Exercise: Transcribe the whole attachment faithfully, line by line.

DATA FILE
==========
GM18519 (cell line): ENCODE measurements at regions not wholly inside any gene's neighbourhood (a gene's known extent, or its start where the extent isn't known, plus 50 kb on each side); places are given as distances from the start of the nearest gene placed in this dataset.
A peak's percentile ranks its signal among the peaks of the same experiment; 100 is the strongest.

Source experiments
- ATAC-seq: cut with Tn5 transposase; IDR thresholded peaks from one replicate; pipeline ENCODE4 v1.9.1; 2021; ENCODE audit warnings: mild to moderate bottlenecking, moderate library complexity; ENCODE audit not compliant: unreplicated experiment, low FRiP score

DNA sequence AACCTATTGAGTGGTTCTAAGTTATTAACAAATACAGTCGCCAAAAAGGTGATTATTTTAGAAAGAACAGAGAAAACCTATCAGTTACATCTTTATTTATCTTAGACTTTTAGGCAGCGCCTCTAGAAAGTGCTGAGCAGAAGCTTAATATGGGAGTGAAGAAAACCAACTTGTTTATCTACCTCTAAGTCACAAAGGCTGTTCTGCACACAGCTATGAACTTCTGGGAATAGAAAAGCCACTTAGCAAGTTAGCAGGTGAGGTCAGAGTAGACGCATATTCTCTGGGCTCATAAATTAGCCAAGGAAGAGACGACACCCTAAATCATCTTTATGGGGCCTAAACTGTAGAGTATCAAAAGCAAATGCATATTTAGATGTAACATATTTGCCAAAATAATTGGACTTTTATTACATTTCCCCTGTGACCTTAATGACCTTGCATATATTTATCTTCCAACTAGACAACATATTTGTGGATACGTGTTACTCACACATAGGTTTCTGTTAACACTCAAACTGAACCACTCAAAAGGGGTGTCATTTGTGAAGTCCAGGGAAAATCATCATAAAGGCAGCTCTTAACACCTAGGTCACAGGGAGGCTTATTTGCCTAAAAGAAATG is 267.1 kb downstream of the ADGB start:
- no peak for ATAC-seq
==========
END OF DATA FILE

GM18519 (cell line): ENCODE measurements at regions not wholly inside any gene's neighbourhood (a gene's known extent, or its start where the extent isn't known, plus 50 kb on each side); places are given as distances from the start of the nearest gene placed in this dataset.
A peak's percentile ranks its signal among the peaks of the same experiment; 100 is the strongest.

Source experiments
- ATAC-seq: cut with Tn5 transposase; IDR thresholded peaks from one replicate; pipeline ENCODE4 v1.9.1; 2021; ENCODE audit warnings: mild to moderate bottlenecking, moderate library complexity; ENCODE audit not compliant: unreplicated experiment, low FRiP score

DNA sequence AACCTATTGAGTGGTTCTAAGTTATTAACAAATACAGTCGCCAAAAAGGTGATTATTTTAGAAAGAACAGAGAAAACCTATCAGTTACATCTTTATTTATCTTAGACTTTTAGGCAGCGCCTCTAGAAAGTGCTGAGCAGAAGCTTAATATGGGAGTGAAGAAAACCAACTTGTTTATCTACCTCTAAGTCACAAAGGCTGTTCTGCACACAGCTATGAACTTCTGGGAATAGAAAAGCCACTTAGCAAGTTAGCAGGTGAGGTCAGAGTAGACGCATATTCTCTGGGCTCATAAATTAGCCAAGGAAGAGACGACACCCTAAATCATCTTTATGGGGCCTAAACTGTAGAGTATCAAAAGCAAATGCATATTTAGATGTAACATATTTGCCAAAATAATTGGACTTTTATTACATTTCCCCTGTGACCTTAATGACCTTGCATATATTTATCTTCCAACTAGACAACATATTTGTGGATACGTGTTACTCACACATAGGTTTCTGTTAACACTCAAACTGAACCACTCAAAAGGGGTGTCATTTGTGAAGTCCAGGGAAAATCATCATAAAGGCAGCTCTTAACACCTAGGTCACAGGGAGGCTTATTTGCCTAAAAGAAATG is 267.1 kb downstream of the ADGB start:
- no peak for ATAC-seq